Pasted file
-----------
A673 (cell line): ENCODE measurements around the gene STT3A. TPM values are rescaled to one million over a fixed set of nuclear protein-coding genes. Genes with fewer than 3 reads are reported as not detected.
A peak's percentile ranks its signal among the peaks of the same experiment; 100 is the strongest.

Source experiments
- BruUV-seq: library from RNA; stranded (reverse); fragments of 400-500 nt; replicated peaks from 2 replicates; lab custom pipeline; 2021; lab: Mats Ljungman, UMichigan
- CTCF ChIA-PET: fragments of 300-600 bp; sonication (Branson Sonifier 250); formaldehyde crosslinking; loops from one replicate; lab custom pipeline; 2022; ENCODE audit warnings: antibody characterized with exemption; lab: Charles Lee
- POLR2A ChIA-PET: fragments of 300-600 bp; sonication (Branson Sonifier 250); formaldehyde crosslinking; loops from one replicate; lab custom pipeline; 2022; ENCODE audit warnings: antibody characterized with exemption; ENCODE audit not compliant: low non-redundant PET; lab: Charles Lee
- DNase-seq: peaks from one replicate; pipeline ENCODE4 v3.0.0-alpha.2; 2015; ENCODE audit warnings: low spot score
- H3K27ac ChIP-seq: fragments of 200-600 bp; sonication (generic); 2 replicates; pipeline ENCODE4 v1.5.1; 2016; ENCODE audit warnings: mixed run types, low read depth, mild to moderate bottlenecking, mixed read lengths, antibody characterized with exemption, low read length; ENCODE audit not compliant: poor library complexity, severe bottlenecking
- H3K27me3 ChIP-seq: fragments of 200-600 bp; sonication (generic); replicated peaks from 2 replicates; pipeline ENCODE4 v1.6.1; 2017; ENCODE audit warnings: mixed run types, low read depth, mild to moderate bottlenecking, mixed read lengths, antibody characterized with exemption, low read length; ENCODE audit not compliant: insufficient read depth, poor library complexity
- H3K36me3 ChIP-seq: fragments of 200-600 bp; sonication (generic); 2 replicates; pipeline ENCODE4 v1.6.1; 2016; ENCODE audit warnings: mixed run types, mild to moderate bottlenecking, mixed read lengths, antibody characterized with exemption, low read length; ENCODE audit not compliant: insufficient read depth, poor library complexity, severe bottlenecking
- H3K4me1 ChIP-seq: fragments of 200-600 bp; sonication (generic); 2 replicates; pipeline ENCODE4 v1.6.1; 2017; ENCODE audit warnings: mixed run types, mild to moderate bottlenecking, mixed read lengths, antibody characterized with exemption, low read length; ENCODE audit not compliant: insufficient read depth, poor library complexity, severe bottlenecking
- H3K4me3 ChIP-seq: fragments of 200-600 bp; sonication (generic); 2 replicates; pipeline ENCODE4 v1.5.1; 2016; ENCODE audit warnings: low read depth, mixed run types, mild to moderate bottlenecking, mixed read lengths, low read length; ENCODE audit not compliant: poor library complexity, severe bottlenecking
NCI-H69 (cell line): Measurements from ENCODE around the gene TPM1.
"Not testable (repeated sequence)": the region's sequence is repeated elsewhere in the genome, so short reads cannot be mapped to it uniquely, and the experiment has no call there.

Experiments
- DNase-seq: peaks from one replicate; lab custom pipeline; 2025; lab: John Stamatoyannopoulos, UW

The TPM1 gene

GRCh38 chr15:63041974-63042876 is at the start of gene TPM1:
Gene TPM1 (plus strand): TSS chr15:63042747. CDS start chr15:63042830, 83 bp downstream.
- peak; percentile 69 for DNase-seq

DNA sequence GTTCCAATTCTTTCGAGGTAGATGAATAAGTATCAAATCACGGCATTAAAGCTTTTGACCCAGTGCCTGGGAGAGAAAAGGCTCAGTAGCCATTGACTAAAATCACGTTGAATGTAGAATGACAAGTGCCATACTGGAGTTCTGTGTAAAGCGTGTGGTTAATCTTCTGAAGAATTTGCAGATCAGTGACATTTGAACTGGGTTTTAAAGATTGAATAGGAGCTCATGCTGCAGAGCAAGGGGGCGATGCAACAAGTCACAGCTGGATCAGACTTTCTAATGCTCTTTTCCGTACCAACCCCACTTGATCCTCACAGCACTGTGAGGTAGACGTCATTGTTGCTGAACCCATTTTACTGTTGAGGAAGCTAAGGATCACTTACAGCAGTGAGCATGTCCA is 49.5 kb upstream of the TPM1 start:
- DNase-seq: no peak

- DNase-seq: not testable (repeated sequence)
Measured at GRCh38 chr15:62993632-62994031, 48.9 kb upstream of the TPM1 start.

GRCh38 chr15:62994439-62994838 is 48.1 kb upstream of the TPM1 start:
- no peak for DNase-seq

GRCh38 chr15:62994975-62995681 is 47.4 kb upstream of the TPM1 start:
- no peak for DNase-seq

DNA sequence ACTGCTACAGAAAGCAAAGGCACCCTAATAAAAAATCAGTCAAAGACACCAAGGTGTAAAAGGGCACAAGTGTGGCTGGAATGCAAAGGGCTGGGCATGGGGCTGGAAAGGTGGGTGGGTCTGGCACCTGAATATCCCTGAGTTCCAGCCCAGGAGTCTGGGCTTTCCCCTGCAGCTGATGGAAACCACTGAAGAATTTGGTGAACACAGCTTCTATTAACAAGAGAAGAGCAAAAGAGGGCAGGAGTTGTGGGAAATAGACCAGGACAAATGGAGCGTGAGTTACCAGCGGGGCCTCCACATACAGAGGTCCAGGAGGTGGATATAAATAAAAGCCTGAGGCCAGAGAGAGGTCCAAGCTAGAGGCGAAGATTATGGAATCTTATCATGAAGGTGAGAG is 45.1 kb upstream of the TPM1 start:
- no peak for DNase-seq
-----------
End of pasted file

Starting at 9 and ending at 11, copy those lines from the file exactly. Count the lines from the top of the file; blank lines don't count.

- H3K27me3 ChIP-seq: fragments of 200-600 bp; sonication (generic); replicated peaks from 2 replicates; pipeline ENCODE4 v1.6.1; 2017; ENCODE audit warnings: mixed run types, low read depth, mild to moderate bottlenecking, mixed read lengths, antibody characterized with exemption, low read length; ENCODE audit not compliant: insufficient read depth, poor library complexity
- H3K36me3 ChIP-seq: fragments of 200-600 bp; sonication (generic); 2 replicates; pipeline ENCODE4 v1.6.1; 2016; ENCODE audit warnings: mixed run types, mild to moderate bottlenecking, mixed read lengths, antibody characterized with exemption, low read length; ENCODE audit not compliant: insufficient read depth, poor library complexity, severe bottlenecking
- H3K4me1 ChIP-seq: fragments of 200-600 bp; sonication (generic); 2 replicates; pipeline ENCODE4 v1.6.1; 2017; ENCODE audit warnings: mixed run types, mild to moderate bottlenecking, mixed read lengths, antibody characterized with exemption, low read length; ENCODE audit not compliant: insufficient read depth, poor library complexity, severe bottlenecking